In December of 2011, I purchased a scanner that was dedicated specifically to listening to railroad traffic. I began to research which frequencies were used by which railroads in Louisiana. At this point, I began to find police communications boring and depressing, but railroad communications could keep me entertained for hours, sometimes days on end.
In 2012, I traveled several times to the Raceland Junction and would watch trains there. I was once accused of being a terrorist, but the track foreman soon realized I was just another foamer. Now the place is locked off to the public.
In September of 2014, I started a Facebook group formerly known as “The Railroad Scanner.” It is a group dedicated to listening to railroad communications. Three years later, in 2017, I changed the name to “Foamers With Scanners” after remembering reading that phrase used in an online conversation a few years back.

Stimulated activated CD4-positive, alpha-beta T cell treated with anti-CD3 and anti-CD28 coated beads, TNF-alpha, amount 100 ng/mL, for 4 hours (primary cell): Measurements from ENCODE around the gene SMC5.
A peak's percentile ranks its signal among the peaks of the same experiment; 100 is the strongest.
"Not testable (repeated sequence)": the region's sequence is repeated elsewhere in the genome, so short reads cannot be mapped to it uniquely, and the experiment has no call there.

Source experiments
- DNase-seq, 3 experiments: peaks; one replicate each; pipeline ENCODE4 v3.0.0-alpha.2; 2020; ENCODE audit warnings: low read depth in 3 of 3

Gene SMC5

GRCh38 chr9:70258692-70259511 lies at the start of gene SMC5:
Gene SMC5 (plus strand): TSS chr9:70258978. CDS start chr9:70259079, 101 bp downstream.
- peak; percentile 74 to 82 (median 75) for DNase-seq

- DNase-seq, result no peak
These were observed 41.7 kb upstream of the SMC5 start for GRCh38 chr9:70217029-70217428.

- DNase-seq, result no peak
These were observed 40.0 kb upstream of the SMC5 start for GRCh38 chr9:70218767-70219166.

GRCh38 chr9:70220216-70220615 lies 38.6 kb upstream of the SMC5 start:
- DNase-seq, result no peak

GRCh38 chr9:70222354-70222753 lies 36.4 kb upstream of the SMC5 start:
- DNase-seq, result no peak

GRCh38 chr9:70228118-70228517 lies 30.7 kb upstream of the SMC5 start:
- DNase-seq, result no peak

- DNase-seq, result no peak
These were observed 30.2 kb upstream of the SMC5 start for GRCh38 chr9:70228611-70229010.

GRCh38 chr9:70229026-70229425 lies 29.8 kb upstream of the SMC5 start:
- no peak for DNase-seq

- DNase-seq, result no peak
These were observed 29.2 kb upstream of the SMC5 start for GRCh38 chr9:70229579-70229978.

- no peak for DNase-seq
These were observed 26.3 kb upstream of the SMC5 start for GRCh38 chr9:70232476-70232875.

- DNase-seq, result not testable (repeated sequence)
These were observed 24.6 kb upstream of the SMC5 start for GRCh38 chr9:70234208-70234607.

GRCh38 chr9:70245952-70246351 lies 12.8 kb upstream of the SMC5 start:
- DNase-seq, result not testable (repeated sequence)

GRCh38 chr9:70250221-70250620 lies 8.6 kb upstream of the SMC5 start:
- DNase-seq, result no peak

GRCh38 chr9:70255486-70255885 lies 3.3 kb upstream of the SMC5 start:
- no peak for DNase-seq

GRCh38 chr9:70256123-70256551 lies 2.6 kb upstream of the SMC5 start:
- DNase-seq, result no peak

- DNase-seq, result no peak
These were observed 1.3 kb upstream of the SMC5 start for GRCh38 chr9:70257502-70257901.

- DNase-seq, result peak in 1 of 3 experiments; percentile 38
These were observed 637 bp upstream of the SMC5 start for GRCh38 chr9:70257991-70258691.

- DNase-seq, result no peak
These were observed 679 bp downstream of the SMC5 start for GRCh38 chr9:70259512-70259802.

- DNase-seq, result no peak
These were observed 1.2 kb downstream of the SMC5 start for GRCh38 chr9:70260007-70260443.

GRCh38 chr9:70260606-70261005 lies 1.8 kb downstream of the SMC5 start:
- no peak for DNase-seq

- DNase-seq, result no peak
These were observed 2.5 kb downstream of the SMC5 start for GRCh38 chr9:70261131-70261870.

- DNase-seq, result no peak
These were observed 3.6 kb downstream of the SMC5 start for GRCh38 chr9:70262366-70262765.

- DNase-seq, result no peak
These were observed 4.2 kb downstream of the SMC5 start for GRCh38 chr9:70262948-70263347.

In the spring of 2017, I began working on a story series about two foamers who are in love. Unfortunately, I’ve only written two pieces.
My train interest is still growing at the time I am writing this in November of 2017. A good bit of the friends I have on Facebook around the country and world are also foamers. Most days I listen to railroad traffic on my scanner, though I can usually hear only two lines under normal conditions.
I hope my train hobby will continue for the rest of my life. It’s good clean fun and gives an appreciation for the logistics of just about every item we use in our lives.